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Supreme Court Elections

November 02, 1986

In your editorial (Oct. 27), "Judicial Decisions," you urge retention of not only the six State Supreme Court justices up for confirmation, but also of the 14 justices of the Court of Appeal now serving on that court. All of these are uncontested in the Nov. 4 election and require a vote of yes or no.

In the same editorial are your recommendations for contested seats for the Superior Court and for a seat on the Pasadena Municipal Court.

It is curious that, whereas your choices for the contested seats are based upon your opinions describing one candidate as "better qualified by virtue of experience, training and temperament," another as "demonstrated her unsuitability," and a third as "better qualified," you apparently do not adhere to applying the same standards to uncontested seats.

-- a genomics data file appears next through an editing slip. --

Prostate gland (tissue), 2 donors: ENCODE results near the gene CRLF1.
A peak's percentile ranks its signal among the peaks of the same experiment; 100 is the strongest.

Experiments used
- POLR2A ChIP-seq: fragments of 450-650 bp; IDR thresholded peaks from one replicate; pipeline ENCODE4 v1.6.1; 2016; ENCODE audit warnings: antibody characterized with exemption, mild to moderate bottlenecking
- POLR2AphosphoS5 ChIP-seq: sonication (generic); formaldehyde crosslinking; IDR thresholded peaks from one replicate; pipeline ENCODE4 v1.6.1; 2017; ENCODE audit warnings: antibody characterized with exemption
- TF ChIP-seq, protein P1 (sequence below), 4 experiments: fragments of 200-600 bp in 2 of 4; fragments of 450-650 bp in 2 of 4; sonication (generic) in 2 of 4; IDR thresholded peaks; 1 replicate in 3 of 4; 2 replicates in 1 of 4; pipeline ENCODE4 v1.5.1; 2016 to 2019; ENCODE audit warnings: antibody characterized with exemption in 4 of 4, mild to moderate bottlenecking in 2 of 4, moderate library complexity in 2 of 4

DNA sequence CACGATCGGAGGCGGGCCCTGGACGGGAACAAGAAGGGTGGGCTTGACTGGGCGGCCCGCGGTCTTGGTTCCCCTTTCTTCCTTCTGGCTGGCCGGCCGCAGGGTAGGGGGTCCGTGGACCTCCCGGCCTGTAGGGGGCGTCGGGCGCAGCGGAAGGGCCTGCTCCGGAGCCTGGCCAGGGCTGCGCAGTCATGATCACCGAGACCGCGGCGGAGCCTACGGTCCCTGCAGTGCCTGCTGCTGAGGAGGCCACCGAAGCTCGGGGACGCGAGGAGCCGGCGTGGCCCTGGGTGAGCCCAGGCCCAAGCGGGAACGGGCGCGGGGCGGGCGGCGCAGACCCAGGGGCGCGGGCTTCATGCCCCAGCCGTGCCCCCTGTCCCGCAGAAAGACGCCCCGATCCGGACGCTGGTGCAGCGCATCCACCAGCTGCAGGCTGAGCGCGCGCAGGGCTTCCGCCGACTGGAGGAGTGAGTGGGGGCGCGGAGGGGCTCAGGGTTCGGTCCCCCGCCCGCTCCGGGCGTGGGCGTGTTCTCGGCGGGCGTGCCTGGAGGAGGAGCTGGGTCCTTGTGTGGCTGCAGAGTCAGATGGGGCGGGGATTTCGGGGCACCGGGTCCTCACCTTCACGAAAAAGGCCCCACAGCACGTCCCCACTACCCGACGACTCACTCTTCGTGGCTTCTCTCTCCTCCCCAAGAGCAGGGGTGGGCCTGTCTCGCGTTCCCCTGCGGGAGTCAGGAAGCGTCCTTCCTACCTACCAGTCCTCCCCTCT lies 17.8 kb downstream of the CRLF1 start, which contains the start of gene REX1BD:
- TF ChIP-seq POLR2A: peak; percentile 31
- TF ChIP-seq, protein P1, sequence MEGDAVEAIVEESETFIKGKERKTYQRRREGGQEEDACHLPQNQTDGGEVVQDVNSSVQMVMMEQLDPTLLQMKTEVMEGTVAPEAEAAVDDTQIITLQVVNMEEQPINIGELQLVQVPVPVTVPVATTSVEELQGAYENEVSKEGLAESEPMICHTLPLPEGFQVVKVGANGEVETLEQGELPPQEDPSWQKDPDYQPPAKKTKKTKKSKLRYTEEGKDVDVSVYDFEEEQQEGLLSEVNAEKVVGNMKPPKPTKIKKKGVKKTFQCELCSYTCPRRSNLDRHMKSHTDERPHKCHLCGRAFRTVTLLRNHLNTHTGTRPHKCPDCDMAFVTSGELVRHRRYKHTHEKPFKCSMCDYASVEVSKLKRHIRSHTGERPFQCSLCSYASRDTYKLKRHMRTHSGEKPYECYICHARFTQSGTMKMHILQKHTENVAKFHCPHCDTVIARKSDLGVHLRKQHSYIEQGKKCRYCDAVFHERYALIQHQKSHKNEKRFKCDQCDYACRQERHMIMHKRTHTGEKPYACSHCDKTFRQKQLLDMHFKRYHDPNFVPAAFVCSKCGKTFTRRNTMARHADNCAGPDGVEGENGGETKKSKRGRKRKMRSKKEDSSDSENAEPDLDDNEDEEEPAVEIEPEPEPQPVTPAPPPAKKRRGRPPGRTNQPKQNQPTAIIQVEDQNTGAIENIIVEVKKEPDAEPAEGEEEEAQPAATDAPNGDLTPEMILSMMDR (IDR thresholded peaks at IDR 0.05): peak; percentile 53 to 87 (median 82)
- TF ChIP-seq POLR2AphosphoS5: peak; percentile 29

Does this mean that the voter must automatically vote yes for an incumbent justice regardless of experience, training and temperament simply because there is no opponent for comparison? Your past editorials would indicate that this is your belief. I disagree with you.

Voters should apply the same standards for justices whether or not they are opposed for election; whether or not they are running for confirmation or retention or initial election.

HASKELL COLLIER

Whittier

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